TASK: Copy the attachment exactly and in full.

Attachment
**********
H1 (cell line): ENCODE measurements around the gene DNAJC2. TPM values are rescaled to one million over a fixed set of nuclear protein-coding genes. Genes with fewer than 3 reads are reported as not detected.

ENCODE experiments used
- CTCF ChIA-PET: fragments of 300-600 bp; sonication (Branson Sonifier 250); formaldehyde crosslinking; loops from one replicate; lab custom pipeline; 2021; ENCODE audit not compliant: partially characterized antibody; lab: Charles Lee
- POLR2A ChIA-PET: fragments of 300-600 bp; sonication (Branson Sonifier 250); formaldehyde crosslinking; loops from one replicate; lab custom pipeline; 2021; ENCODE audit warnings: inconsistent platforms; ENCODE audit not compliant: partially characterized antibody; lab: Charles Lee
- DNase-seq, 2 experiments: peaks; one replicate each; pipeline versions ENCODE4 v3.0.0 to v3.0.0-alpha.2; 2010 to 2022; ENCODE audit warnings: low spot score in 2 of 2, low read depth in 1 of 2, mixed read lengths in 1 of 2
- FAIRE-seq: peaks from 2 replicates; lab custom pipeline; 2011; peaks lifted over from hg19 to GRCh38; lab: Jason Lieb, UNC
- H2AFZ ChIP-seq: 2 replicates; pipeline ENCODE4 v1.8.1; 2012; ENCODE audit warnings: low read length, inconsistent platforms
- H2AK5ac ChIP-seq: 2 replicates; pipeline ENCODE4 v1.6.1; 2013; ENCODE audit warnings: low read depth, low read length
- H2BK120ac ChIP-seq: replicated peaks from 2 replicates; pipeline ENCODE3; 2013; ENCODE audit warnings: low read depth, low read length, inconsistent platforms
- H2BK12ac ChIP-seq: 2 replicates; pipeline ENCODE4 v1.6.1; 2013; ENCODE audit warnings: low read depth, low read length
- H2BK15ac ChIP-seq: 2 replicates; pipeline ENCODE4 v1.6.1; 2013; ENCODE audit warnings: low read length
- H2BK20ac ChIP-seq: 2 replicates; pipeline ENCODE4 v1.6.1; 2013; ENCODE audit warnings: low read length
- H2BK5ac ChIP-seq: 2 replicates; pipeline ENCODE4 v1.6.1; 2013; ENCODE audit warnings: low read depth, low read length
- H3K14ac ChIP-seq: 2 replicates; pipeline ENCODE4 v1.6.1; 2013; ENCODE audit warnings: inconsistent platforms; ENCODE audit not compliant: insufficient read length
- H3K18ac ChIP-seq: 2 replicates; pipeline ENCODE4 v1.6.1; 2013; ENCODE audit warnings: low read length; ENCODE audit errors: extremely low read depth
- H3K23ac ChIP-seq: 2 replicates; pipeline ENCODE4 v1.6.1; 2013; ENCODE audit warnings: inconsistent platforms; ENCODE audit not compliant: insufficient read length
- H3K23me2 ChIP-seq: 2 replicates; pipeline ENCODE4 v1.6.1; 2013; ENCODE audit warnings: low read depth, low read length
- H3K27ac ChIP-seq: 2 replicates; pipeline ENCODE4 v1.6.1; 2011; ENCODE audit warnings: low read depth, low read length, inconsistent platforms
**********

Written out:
H1 (cell line): ENCODE measurements around the gene DNAJC2. TPM values are rescaled to one million over a fixed set of nuclear protein-coding genes. Genes with fewer than 3 reads are reported as not detected.

ENCODE experiments used
- CTCF ChIA-PET: fragments of 300-600 bp; sonication (Branson Sonifier 250); formaldehyde crosslinking; loops from one replicate; lab custom pipeline; 2021; ENCODE audit not compliant: partially characterized antibody; lab: Charles Lee
- POLR2A ChIA-PET: fragments of 300-600 bp; sonication (Branson Sonifier 250); formaldehyde crosslinking; loops from one replicate; lab custom pipeline; 2021; ENCODE audit warnings: inconsistent platforms; ENCODE audit not compliant: partially characterized antibody; lab: Charles Lee
- DNase-seq, 2 experiments: peaks; one replicate each; pipeline versions ENCODE4 v3.0.0 to v3.0.0-alpha.2; 2010 to 2022; ENCODE audit warnings: low spot score in 2 of 2, low read depth in 1 of 2, mixed read lengths in 1 of 2
- FAIRE-seq: peaks from 2 replicates; lab custom pipeline; 2011; peaks lifted over from hg19 to GRCh38; lab: Jason Lieb, UNC
- H2AFZ ChIP-seq: 2 replicates; pipeline ENCODE4 v1.8.1; 2012; ENCODE audit warnings: low read length, inconsistent platforms
- H2AK5ac ChIP-seq: 2 replicates; pipeline ENCODE4 v1.6.1; 2013; ENCODE audit warnings: low read depth, low read length
- H2BK120ac ChIP-seq: replicated peaks from 2 replicates; pipeline ENCODE3; 2013; ENCODE audit warnings: low read depth, low read length, inconsistent platforms
- H2BK12ac ChIP-seq: 2 replicates; pipeline ENCODE4 v1.6.1; 2013; ENCODE audit warnings: low read depth, low read length
- H2BK15ac ChIP-seq: 2 replicates; pipeline ENCODE4 v1.6.1; 2013; ENCODE audit warnings: low read length
- H2BK20ac ChIP-seq: 2 replicates; pipeline ENCODE4 v1.6.1; 2013; ENCODE audit warnings: low read length
- H2BK5ac ChIP-seq: 2 replicates; pipeline ENCODE4 v1.6.1; 2013; ENCODE audit warnings: low read depth, low read length
- H3K14ac ChIP-seq: 2 replicates; pipeline ENCODE4 v1.6.1; 2013; ENCODE audit warnings: inconsistent platforms; ENCODE audit not compliant: insufficient read length
- H3K18ac ChIP-seq: 2 replicates; pipeline ENCODE4 v1.6.1; 2013; ENCODE audit warnings: low read length; ENCODE audit errors: extremely low read depth
- H3K23ac ChIP-seq: 2 replicates; pipeline ENCODE4 v1.6.1; 2013; ENCODE audit warnings: inconsistent platforms; ENCODE audit not compliant: insufficient read length
- H3K23me2 ChIP-seq: 2 replicates; pipeline ENCODE4 v1.6.1; 2013; ENCODE audit warnings: low read depth, low read length
- H3K27ac ChIP-seq: 2 replicates; pipeline ENCODE4 v1.6.1; 2011; ENCODE audit warnings: low read depth, low read length, inconsistent platforms